This is one of the small creeks which feed into the larger Fish Creek in Calgary. It really isn’t the season for thawing, but the effects of global warming has meant a lot of days of higher than normal temperatures. I don’t want this post to be a rant about humans misusing and abusing the planet as this is not something new in human history. Rather, I want simply to use this image to talk about a thawing out in my own psyche, an event for which this image serves as a serendipitous metaphor.
By now, most of my readers here realise that I am engaged in exploring my own myth, creating my own myth and that I am using photographic images in the process.
“As may be clear by now, myth represents the crystallization of basic experiences of life construed through various forms of imagery. Such imagery lies beyond intellectual comprehension yet is experienced meaningfully. Mythic images help us to approach the mysteries. Myth draws us near the profound depths of love and hate, life and death – precincts of the gods, the mysteries, where categories of thought falter and slip into dumb-found silence. Myth is a way of talking about the ineffable.” (Hollis, Tracking the Gods, p. 23)
“Talking about the ineffable,” talking about the energies, the impulses to spiritualism and meaningful existence for which words fall short. A simple word such as love shows us the impossibility to capture exactly what love really is. Humans have tried to capture that meaning in dance, sexual activity, poetry, novels, philosophical examination and even in scientific studies. We know that love exists and often find ourselves embraced in the energies that we call love. Yet for all of this knowing, we can’t prove the existence of love or adequately describe love. So we invent stories, myths that point towards that mystery, try to present an explanation for ourselves.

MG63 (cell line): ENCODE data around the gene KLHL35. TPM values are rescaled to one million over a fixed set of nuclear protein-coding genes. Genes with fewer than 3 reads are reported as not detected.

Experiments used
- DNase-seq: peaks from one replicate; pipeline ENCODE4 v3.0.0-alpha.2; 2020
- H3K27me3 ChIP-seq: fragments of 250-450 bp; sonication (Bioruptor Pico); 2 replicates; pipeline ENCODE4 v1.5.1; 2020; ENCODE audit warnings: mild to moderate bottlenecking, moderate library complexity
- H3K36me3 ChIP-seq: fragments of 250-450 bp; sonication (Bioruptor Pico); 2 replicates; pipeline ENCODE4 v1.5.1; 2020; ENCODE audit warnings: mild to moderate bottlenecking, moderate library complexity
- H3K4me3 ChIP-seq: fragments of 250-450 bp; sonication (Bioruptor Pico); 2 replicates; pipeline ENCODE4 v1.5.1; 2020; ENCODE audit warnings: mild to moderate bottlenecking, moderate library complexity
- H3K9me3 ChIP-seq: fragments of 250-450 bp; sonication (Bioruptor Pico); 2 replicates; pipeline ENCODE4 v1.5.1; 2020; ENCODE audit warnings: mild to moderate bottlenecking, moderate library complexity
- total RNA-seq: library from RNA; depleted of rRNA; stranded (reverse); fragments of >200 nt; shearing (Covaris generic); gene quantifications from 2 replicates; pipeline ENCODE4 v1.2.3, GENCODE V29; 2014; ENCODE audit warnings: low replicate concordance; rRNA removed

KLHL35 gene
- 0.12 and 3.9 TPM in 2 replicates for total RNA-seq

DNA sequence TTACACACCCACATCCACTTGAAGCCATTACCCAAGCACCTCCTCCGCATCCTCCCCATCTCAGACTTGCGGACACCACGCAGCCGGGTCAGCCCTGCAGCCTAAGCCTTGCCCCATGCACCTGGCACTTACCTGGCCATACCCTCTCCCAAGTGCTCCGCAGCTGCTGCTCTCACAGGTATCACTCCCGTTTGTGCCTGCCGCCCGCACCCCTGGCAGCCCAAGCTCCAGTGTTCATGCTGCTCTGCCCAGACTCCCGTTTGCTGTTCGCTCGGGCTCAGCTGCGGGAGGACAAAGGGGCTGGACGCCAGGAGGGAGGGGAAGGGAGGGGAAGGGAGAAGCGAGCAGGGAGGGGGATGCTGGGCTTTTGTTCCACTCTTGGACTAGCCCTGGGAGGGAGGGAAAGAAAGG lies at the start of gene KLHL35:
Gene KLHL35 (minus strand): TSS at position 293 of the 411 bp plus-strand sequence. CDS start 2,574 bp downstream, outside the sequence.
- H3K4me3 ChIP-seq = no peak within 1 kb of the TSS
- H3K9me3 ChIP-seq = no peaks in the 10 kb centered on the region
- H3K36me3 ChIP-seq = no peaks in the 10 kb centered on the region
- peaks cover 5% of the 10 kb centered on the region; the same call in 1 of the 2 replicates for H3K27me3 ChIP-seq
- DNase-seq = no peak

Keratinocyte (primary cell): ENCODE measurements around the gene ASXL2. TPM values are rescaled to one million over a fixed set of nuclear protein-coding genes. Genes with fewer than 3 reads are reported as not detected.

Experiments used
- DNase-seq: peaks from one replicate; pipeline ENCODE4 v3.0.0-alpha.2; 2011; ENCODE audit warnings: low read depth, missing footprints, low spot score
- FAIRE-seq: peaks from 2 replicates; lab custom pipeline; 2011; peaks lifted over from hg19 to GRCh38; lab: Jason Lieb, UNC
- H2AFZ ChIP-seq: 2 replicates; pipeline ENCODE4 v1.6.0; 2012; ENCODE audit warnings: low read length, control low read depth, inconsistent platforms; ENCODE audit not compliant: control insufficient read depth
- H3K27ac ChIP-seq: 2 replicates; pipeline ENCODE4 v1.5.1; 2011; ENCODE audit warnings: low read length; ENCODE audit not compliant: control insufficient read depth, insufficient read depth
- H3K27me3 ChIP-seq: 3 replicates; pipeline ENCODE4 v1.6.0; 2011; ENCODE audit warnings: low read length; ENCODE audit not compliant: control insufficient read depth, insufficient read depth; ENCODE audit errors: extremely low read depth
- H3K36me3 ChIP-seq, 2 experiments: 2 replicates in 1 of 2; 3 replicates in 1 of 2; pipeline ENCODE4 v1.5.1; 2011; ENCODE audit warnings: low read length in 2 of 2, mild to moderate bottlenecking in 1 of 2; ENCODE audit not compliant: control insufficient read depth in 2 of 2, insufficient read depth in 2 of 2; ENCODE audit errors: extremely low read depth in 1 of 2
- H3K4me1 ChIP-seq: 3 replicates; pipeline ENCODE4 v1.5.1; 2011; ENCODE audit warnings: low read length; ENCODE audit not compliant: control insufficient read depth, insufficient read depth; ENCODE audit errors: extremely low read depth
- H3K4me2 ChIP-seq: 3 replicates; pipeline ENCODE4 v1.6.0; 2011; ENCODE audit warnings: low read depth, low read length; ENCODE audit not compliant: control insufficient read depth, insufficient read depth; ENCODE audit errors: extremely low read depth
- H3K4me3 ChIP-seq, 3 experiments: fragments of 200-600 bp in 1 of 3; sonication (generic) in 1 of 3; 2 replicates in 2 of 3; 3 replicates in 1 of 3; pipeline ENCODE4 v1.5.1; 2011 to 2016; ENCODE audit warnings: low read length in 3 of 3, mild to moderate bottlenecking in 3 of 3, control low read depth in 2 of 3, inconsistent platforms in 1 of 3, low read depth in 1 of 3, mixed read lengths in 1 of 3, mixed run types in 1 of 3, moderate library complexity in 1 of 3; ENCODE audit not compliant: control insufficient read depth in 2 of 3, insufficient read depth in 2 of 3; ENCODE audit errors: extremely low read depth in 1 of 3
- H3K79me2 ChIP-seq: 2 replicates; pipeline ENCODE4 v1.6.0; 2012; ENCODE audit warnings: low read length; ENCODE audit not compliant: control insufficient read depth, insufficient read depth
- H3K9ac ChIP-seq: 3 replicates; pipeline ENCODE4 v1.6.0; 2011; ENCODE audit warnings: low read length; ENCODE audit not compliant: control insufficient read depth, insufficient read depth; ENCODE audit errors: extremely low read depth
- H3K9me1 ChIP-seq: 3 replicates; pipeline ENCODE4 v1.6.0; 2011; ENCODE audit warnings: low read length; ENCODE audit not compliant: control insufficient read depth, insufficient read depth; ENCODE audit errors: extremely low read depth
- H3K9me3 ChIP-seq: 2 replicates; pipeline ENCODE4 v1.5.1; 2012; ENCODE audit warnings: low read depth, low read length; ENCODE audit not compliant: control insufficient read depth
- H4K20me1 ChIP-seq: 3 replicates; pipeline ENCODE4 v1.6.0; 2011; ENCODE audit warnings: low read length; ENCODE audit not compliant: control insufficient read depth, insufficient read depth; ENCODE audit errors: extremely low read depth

I create my myth as a way of trying to explain to myself who I am, what I am and why I am. I remain a mystery to my “self” at least to my conscious self. I am so much more than my biology, my factual history that is remembered and forgotten. I create my myth as an attempt to understand those with whom I engage in relationship whether that relationship is that of husband, father, grandfather, teacher, therapist, analysand, friend, acquaintance or any other role in which I have participated through the years. And in reaching for my myth I find myself using images as hints, as pointers to what I want to say but can’t say because of the poverty of words in trying to explain the mystery of my self.